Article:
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The canonical branch (canon) is unstable in terms of what features from which specification version is supported. To view the model of a specific version of the WebAssembly specification please check the releases. Additionally, here is a list of releases for each supported specification version:

WASM Redex Model

This is a model of the WebAssembly language syntax, semantics, and validation rules, written in PLT Redex. The model is based off of the 2017 PLDI paper by Haas et al.

The goal of this model is to provide a starting point for modeling extensions to the language. For example, for a research project we have built an extended type system for WebAssembly on top of this model. There are two straightforward ways to build language extensions using this model:

  1. The preferred way is to use Redex's define-extended-* forms to explicitly extend the basic WebAssembly specification. For example, using define-extended-language to extend the base WebAssembly syntax with new types or instructions, and then using define-extended-relation and define-extended-judgment when necessary, or creating new reduction relations and judgement forms.
  2. Create a fork of this repository, and change the language definition, reduction relation, and judgment forms as needed.


The syntactic representation used in the model is s-expression based. It contains a few more parentheses than are present in the original grammar (to simplify parsing). Other small differences include:

  • The removal of the . character between types and a number of terminal expressions (e.g., i32.add becomes (i32 add)).
  • The explicit enumeration of the sx non-terminal in binops and relops.
  • Optional terms are handled via enumeration or faked using lists (there's a hidden low-priority TODO to clean this up).

The WASM Redex syntax is defined in Syntax.rkt. A typeset version can be viewed below and uses similar terminology to the WebAssembly paper.

The WebAssembly language syntax


WebAssembly introduces several administrative instructions to define the semantics. Therefore, we extend the base WebAssembly syntax with these forms to create a run-time language, WASM-Admin, defined in Semantics/AdministrativeSyntax.rkt

The reduction relation is a small-step operational semantics inside an evaluation context. The evaluation context, L, keeps track of the list of instructions surrounding the current code block. Evaluation contexts can be thought of as being akin to a stack frame. There are four parameters: (s v* e*) (-> i) (s v* e*) with roughly equivalent meaning to the ones in the paper:

  • s: the store which keeps track of all instances (modules), as well as all function tables and memories.
  • v*: the list of local variables (referred to by an index).
  • e*: the list of instructions. Since values are expressions and the value stack is implicit in the instruction list, it is helpful to think of this as v* e* where v* is the value stack and e* is the instruction stack.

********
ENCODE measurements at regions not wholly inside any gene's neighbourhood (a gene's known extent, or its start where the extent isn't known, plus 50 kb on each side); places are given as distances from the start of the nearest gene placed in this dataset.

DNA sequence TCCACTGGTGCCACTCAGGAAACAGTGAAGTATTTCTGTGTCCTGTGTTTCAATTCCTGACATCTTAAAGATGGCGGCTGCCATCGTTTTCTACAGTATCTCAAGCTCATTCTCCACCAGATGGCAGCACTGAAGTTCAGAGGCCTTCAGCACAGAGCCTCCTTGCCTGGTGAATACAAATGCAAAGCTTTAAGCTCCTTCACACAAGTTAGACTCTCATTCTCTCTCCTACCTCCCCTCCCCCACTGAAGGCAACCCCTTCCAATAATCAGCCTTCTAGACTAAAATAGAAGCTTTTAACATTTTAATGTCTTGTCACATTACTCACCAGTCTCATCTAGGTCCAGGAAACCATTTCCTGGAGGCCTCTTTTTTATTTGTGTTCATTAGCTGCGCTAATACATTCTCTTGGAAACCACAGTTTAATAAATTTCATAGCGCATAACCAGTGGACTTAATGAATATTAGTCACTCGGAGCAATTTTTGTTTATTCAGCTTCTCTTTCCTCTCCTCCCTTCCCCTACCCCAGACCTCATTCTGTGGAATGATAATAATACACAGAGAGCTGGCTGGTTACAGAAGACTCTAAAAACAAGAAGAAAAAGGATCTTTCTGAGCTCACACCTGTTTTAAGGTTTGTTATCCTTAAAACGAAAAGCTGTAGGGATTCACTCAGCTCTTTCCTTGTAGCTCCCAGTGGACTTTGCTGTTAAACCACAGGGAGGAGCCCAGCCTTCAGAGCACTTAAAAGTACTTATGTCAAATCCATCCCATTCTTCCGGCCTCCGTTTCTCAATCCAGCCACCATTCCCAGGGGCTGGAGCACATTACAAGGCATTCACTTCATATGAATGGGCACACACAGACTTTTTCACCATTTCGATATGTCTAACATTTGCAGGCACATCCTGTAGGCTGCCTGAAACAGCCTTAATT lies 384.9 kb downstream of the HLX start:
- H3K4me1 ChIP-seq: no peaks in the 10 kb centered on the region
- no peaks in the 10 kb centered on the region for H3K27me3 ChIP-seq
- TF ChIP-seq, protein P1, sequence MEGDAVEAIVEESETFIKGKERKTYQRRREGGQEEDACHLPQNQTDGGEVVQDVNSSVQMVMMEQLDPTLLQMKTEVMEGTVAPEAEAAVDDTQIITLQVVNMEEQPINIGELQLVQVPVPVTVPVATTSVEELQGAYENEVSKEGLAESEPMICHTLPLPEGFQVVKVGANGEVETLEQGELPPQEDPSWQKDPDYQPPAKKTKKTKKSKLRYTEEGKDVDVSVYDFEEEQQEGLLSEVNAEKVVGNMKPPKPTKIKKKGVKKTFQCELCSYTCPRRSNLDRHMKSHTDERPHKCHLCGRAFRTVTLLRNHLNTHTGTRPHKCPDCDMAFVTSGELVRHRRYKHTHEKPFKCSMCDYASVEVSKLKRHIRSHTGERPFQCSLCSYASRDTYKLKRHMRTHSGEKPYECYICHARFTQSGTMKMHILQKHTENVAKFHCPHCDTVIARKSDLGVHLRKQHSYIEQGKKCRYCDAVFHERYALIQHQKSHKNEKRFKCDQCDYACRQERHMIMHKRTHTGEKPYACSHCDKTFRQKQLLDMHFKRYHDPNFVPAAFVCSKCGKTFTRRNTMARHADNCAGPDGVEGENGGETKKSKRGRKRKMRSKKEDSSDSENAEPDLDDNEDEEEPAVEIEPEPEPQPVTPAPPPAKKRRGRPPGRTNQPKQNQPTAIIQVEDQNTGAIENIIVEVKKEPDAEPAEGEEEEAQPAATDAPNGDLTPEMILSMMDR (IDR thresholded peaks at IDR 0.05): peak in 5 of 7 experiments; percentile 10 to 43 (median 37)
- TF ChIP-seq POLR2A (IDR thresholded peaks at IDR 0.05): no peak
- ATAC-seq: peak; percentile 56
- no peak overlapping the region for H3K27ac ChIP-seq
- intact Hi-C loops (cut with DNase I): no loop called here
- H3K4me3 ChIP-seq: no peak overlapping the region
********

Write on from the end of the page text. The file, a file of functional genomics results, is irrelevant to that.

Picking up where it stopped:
• i: the index of the current instance in which execution is taking place.

The WASM Redex reduction semantics are defined in Semantics/Semantics.rkt.

The function -> takes an instance number as a natural number and produces a reduction-relation for reducing terms under the given instance number.


The type system is in the form of deduction rules on a context C, a sequence of instructions e*, and a function type tf. Since the context is not present in the base WebAssembly language, we define an extended language Wasm-Typing in Validation/TypingSyntax.rkt which includes the context. The typing rules for instructions are defined in Validation/InstructionTyping.rkt, which provides the judgment-form .

The typing rules for modules and module objects (tables, memories, globals, and functions) are defined in Validation/ModuleTyping.rkt, which provides the ⊢-module-func, ⊢-module-global, ⊢-module-table, ⊢-module-memory, and ⊢-module judgment-forms.

In Validation/Typechecking.rkt we provide an inference algorithm for finding a typing derivation over syntax. This algorithm is more complicated than the reference validation algorithm since it produces a derivation witness, and needs to synthesize the actual program stacks for instructions after unconditional branches and unreachable.

The typechecking algorithm is split between typechecking functions for each judgment-form.

  • typecheck-module produces derivations of ⊢-module for a given mod.
  • typecheck-table produces derivations of ⊢-module-table for a given context and tab.
  • memory-derivation produces derivations of ⊢-module-memory for a given context and mem.
  • typecheck-global produces derivations of ⊢-module-global for a given context and glob.
  • typecheck-func produces derivations of ⊢-module-func for a given context and func.
  • typecheck-ins produces derivations of for a given context, e*, and pre- and post-stacks.


A model of the WebAssembly language in Redex






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